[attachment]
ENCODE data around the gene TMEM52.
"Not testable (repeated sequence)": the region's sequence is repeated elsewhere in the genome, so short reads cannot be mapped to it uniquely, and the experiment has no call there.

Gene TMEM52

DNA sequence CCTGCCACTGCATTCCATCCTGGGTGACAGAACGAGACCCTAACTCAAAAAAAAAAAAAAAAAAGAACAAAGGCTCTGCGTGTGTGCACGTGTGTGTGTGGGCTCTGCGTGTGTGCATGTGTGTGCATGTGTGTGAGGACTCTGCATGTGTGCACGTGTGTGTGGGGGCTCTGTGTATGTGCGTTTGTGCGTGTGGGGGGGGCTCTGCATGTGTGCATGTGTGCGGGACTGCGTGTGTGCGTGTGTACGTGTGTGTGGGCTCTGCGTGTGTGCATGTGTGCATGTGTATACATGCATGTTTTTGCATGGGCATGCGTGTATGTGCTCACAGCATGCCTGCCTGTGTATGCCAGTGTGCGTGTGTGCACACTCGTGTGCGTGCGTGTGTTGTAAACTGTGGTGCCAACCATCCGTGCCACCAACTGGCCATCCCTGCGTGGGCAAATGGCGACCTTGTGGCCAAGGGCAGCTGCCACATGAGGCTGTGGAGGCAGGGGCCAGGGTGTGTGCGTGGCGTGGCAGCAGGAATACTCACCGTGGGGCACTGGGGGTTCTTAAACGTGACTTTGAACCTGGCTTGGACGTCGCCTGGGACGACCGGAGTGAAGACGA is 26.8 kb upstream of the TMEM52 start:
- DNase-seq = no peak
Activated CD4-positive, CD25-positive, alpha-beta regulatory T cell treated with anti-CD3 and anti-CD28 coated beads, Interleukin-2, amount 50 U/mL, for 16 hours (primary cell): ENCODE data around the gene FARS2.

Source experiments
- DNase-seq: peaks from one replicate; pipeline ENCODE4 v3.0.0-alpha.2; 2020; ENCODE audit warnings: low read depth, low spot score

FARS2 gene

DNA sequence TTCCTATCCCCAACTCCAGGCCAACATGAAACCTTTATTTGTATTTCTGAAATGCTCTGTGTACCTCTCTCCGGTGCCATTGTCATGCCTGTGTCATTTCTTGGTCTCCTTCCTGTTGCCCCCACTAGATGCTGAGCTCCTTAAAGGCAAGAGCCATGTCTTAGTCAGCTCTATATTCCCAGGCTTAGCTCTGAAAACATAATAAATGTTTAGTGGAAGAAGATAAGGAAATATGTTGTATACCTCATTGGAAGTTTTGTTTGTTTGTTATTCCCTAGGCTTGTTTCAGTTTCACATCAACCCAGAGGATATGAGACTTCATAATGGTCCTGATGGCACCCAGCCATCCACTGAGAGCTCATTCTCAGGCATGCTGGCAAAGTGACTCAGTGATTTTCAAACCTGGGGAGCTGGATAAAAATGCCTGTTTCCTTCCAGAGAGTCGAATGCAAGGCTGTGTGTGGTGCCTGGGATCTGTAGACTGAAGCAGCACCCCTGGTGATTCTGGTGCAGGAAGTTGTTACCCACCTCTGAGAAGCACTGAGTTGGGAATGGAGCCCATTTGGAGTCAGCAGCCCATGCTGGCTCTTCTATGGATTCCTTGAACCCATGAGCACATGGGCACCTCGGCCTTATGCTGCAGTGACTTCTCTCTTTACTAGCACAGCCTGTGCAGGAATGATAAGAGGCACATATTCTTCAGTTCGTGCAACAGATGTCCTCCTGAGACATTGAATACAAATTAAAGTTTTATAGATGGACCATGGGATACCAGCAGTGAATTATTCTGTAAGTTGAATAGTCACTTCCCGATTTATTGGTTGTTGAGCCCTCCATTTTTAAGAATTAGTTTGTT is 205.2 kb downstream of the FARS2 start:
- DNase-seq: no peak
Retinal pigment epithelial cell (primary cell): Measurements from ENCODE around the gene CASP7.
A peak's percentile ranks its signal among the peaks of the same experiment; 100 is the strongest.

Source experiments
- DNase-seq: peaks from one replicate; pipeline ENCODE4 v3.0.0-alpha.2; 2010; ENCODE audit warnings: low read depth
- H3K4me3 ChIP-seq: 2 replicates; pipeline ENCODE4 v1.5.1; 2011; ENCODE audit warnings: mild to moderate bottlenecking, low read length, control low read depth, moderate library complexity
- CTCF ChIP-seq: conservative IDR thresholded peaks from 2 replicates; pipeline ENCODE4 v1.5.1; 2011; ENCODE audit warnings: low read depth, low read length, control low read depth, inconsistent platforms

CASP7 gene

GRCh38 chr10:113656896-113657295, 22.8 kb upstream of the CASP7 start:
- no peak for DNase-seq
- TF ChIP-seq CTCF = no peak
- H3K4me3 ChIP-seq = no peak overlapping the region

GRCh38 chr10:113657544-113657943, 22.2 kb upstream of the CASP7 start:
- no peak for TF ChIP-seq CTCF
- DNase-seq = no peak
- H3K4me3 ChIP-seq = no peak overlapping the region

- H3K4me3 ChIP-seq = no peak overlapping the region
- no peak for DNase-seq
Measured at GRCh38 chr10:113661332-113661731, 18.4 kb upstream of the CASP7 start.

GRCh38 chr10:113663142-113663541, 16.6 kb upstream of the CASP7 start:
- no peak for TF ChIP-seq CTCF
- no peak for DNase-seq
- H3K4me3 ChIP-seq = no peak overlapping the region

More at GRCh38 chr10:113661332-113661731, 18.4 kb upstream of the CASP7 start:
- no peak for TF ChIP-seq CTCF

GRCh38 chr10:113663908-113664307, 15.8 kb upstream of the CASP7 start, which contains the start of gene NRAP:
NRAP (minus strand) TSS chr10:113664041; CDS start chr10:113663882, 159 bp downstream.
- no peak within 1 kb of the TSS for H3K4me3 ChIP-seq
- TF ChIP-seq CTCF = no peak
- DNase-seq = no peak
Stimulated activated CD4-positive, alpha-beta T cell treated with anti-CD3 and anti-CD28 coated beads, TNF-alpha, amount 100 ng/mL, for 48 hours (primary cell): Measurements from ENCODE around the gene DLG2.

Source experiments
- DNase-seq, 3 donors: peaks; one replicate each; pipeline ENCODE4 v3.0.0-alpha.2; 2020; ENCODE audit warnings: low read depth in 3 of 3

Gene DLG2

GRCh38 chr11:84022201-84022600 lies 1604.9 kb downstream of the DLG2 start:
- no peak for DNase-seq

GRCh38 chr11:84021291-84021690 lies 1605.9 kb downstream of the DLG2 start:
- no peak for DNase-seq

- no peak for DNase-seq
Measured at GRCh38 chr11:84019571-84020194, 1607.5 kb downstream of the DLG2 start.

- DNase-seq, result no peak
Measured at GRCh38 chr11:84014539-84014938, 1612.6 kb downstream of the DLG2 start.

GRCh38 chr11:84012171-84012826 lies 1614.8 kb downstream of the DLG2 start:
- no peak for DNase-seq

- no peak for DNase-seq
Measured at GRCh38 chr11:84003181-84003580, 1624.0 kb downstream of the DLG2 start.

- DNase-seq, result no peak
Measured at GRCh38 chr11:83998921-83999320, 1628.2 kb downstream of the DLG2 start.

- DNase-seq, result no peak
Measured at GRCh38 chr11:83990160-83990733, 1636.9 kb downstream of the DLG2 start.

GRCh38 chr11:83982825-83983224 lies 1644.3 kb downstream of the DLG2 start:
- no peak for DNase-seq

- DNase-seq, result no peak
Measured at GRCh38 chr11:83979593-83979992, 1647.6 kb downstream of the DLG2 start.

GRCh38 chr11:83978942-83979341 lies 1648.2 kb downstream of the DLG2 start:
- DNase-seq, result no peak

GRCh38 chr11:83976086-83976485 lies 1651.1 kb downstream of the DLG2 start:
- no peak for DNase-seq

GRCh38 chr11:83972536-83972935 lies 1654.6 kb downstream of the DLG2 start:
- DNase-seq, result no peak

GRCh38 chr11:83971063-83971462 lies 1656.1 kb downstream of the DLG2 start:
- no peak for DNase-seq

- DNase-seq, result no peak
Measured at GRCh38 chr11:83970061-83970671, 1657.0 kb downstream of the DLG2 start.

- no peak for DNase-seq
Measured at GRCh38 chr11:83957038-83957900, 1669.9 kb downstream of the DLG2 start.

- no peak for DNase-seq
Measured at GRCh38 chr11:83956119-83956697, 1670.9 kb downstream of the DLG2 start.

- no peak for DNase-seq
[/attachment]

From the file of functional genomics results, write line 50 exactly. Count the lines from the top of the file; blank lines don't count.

Measured at GRCh38 chr11:84019571-84020194, 1607.5 kb downstream of the DLG2 start.